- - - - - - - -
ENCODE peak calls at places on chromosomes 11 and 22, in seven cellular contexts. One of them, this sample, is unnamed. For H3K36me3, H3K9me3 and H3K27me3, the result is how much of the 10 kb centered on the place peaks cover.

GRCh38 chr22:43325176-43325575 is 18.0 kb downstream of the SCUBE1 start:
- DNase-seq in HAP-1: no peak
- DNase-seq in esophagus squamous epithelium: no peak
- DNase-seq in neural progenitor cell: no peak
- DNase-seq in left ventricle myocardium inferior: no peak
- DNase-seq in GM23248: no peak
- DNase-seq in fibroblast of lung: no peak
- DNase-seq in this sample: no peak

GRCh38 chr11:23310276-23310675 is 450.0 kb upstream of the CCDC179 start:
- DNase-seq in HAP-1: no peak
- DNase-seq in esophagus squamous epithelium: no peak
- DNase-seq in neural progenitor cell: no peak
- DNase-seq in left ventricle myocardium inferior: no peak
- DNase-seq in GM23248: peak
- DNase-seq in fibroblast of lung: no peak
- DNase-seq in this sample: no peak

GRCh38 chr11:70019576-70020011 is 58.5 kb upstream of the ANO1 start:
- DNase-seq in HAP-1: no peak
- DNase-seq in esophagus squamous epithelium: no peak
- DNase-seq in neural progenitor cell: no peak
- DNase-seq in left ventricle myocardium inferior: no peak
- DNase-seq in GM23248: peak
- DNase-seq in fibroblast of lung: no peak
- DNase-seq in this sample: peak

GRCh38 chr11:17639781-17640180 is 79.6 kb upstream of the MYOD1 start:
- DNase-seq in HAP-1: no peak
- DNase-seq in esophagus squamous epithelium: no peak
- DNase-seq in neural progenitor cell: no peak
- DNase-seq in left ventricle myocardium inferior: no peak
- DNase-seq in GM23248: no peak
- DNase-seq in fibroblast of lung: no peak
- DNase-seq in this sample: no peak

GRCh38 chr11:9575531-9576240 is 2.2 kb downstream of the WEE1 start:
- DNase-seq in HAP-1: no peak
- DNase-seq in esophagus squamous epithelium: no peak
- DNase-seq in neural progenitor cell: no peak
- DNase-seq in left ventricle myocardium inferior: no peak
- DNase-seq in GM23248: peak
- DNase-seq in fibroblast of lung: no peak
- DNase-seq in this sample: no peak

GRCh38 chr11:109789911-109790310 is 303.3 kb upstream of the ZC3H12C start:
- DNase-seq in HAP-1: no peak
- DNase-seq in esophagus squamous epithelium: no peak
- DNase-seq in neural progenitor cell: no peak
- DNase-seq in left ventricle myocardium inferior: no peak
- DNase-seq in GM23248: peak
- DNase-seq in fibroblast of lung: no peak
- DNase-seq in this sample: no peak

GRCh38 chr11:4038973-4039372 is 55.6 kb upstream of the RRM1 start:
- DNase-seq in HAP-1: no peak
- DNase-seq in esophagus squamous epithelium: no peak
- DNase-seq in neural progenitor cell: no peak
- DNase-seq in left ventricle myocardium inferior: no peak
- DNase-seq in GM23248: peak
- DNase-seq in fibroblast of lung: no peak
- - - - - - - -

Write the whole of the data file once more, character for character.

ENCODE peak calls at places on chromosomes 11 and 22, in seven cellular contexts. One of them, this sample, is unnamed. For H3K36me3, H3K9me3 and H3K27me3, the result is how much of the 10 kb centered on the place peaks cover.

GRCh38 chr22:43325176-43325575 is 18.0 kb downstream of the SCUBE1 start:
- DNase-seq in HAP-1: no peak
- DNase-seq in esophagus squamous epithelium: no peak
- DNase-seq in neural progenitor cell: no peak
- DNase-seq in left ventricle myocardium inferior: no peak
- DNase-seq in GM23248: no peak
- DNase-seq in fibroblast of lung: no peak
- DNase-seq in this sample: no peak

GRCh38 chr11:23310276-23310675 is 450.0 kb upstream of the CCDC179 start:
- DNase-seq in HAP-1: no peak
- DNase-seq in esophagus squamous epithelium: no peak
- DNase-seq in neural progenitor cell: no peak
- DNase-seq in left ventricle myocardium inferior: no peak
- DNase-seq in GM23248: peak
- DNase-seq in fibroblast of lung: no peak
- DNase-seq in this sample: no peak

GRCh38 chr11:70019576-70020011 is 58.5 kb upstream of the ANO1 start:
- DNase-seq in HAP-1: no peak
- DNase-seq in esophagus squamous epithelium: no peak
- DNase-seq in neural progenitor cell: no peak
- DNase-seq in left ventricle myocardium inferior: no peak
- DNase-seq in GM23248: peak
- DNase-seq in fibroblast of lung: no peak
- DNase-seq in this sample: peak

GRCh38 chr11:17639781-17640180 is 79.6 kb upstream of the MYOD1 start:
- DNase-seq in HAP-1: no peak
- DNase-seq in esophagus squamous epithelium: no peak
- DNase-seq in neural progenitor cell: no peak
- DNase-seq in left ventricle myocardium inferior: no peak
- DNase-seq in GM23248: no peak
- DNase-seq in fibroblast of lung: no peak
- DNase-seq in this sample: no peak

GRCh38 chr11:9575531-9576240 is 2.2 kb downstream of the WEE1 start:
- DNase-seq in HAP-1: no peak
- DNase-seq in esophagus squamous epithelium: no peak
- DNase-seq in neural progenitor cell: no peak
- DNase-seq in left ventricle myocardium inferior: no peak
- DNase-seq in GM23248: peak
- DNase-seq in fibroblast of lung: no peak
- DNase-seq in this sample: no peak

GRCh38 chr11:109789911-109790310 is 303.3 kb upstream of the ZC3H12C start:
- DNase-seq in HAP-1: no peak
- DNase-seq in esophagus squamous epithelium: no peak
- DNase-seq in neural progenitor cell: no peak
- DNase-seq in left ventricle myocardium inferior: no peak
- DNase-seq in GM23248: peak
- DNase-seq in fibroblast of lung: no peak
- DNase-seq in this sample: no peak

GRCh38 chr11:4038973-4039372 is 55.6 kb upstream of the RRM1 start:
- DNase-seq in HAP-1: no peak
- DNase-seq in esophagus squamous epithelium: no peak
- DNase-seq in neural progenitor cell: no peak
- DNase-seq in left ventricle myocardium inferior: no peak
- DNase-seq in GM23248: peak
- DNase-seq in fibroblast of lung: no peak